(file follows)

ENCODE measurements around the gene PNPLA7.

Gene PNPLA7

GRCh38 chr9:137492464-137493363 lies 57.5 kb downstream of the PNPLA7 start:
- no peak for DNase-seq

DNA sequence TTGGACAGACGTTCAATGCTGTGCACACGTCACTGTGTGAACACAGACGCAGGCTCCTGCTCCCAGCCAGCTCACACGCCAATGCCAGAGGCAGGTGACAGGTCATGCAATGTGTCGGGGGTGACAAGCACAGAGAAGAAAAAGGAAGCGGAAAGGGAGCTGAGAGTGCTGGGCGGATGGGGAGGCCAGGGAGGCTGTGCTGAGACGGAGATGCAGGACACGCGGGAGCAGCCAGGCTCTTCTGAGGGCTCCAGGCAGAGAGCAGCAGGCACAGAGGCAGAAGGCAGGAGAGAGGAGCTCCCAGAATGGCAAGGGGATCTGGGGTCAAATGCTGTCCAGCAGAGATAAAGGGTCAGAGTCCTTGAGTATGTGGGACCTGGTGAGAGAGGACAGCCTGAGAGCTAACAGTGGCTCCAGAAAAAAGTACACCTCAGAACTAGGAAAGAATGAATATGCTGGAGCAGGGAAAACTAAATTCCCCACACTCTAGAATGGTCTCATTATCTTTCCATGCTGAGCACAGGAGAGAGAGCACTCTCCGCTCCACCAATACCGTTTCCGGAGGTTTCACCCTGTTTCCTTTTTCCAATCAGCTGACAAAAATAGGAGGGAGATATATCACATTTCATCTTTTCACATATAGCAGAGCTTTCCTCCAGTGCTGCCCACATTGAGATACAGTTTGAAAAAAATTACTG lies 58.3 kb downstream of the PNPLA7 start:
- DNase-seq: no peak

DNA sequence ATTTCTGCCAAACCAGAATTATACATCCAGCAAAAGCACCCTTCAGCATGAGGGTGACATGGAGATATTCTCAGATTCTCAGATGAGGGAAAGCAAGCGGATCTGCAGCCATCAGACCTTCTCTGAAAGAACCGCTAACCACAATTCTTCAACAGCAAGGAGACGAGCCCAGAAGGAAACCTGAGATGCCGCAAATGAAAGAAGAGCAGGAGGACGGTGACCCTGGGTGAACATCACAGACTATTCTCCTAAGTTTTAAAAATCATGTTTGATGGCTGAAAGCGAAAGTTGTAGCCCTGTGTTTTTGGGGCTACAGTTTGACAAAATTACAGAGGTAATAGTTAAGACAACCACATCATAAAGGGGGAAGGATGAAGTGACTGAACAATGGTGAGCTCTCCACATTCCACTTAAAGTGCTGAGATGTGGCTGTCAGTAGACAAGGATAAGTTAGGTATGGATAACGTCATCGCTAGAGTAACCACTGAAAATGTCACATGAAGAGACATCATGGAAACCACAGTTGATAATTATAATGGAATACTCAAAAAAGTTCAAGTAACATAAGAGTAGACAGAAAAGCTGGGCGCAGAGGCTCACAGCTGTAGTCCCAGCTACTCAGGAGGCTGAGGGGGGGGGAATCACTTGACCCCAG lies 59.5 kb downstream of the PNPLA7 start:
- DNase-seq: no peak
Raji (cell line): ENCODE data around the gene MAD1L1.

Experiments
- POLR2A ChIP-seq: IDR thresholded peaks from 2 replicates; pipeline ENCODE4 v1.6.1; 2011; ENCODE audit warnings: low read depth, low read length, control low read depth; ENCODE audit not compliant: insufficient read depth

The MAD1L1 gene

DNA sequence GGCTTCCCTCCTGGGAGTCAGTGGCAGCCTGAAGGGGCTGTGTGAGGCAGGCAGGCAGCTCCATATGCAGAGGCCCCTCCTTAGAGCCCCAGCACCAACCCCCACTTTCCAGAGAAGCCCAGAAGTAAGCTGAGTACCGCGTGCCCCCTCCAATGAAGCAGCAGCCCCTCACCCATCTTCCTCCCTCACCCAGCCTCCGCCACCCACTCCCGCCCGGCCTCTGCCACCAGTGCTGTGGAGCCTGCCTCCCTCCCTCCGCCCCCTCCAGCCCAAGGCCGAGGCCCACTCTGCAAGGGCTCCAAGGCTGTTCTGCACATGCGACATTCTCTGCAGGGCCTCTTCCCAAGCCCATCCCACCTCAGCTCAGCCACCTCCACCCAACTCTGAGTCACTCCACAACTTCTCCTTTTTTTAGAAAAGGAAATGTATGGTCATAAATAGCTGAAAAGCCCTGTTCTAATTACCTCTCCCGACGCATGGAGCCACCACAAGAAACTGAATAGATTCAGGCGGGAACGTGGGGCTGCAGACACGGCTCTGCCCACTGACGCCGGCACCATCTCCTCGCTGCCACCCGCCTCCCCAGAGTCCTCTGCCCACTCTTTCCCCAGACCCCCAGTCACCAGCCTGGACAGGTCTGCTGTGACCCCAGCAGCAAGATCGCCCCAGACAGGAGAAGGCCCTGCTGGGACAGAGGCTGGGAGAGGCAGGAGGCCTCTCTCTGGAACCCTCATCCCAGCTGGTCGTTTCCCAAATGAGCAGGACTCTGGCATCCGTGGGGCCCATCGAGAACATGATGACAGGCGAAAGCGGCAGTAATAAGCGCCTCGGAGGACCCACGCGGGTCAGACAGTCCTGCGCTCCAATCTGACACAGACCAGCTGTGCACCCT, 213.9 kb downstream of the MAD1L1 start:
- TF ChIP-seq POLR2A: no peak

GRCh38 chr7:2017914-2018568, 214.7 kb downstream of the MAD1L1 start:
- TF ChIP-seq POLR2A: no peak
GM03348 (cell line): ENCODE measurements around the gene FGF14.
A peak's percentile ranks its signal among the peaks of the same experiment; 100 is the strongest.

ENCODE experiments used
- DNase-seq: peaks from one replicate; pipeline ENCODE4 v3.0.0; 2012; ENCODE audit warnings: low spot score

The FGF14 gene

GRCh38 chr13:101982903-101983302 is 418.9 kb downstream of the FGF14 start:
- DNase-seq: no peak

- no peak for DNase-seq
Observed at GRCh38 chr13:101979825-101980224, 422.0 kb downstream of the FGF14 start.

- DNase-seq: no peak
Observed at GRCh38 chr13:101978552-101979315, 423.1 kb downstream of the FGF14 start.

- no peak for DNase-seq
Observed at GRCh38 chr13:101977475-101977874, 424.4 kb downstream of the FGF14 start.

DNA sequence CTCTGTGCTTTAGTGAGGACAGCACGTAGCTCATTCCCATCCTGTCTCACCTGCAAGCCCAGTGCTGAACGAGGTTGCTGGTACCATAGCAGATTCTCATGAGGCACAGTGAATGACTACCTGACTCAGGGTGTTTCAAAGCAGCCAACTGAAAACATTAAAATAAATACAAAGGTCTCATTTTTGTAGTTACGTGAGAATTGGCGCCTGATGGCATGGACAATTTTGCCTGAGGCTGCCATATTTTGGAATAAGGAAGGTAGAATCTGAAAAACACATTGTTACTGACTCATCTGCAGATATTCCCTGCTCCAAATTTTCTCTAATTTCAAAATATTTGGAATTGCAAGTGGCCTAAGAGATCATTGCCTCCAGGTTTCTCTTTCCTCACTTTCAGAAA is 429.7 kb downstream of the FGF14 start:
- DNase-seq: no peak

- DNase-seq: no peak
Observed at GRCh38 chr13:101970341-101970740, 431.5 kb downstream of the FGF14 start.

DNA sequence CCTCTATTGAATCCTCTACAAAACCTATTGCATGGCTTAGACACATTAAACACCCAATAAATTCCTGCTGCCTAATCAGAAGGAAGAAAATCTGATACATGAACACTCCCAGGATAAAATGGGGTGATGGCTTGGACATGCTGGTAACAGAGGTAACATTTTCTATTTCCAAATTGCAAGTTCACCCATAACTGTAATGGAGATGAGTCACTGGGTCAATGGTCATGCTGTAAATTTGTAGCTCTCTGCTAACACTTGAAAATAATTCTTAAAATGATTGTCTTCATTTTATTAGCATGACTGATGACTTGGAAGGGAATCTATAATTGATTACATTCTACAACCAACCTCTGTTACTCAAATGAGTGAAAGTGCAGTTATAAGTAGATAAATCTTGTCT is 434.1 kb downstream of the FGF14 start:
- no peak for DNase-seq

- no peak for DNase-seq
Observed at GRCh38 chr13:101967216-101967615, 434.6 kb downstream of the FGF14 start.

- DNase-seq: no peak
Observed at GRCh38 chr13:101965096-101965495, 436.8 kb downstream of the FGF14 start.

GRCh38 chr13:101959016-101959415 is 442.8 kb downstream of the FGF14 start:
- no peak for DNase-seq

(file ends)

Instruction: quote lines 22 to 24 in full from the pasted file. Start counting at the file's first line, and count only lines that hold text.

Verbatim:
GRCh38 chr13:101982903-101983302 is 418.9 kb downstream of the FGF14 start:
- DNase-seq: no peak

- no peak for DNase-seq